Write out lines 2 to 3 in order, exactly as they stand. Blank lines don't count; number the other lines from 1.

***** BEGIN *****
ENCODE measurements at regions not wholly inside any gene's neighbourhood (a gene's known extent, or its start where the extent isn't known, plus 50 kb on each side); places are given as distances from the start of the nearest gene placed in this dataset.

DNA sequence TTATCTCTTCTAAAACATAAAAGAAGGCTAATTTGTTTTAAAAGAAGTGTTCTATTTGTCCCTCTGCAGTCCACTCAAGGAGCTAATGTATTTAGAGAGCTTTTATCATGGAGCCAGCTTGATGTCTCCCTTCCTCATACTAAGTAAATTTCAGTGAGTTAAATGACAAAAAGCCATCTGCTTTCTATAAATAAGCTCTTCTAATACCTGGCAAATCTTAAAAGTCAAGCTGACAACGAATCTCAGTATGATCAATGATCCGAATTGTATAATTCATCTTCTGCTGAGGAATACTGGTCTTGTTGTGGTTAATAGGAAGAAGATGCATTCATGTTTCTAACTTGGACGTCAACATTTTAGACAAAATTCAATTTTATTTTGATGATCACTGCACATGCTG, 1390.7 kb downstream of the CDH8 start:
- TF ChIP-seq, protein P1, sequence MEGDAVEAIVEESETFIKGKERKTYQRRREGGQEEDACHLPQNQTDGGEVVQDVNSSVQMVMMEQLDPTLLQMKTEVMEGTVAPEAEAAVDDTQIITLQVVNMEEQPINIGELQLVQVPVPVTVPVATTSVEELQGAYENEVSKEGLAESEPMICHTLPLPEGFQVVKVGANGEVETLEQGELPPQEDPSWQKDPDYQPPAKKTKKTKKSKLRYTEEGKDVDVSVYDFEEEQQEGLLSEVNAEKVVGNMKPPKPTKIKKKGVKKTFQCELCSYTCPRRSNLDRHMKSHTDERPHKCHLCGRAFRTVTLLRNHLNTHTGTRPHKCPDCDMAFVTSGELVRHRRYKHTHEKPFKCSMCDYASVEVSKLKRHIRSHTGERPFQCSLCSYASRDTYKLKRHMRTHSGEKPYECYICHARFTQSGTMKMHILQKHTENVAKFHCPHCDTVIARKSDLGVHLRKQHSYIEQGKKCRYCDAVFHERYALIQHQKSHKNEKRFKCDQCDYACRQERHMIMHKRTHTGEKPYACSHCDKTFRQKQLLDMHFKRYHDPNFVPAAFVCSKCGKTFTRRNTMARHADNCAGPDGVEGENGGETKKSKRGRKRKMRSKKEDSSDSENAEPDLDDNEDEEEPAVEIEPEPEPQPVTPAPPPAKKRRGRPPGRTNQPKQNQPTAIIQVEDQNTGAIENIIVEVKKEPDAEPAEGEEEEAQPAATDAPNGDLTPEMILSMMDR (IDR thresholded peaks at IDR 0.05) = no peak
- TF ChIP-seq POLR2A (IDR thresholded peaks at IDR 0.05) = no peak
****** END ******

DNA sequence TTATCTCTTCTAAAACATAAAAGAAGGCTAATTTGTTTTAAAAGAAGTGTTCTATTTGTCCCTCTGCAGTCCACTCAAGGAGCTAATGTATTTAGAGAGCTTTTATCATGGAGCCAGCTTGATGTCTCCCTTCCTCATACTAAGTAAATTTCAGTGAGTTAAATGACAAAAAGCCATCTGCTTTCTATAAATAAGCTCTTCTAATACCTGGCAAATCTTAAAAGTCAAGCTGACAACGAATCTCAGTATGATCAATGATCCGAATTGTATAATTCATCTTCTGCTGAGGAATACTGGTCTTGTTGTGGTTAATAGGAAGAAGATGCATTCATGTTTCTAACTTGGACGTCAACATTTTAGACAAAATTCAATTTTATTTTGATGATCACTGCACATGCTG, 1390.7 kb downstream of the CDH8 start:
- TF ChIP-seq, protein P1, sequence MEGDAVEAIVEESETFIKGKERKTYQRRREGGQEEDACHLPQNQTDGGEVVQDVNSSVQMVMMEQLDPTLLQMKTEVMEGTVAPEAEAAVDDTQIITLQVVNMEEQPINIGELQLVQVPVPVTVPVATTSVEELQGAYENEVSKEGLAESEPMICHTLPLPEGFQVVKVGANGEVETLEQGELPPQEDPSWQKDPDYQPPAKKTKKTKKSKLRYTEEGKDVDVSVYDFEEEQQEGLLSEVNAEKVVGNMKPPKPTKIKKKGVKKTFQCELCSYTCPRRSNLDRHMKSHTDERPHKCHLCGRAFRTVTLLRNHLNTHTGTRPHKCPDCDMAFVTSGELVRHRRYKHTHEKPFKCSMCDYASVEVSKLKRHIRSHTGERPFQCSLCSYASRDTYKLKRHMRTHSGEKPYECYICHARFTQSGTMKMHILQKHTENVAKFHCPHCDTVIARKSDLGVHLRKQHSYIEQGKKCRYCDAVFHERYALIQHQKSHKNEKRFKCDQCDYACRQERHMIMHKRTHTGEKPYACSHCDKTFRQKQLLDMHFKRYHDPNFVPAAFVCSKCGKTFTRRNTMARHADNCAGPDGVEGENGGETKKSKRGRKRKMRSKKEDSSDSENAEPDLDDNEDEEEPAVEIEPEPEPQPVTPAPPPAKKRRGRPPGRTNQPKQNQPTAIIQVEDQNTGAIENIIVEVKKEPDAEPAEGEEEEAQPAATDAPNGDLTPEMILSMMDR (IDR thresholded peaks at IDR 0.05) = no peak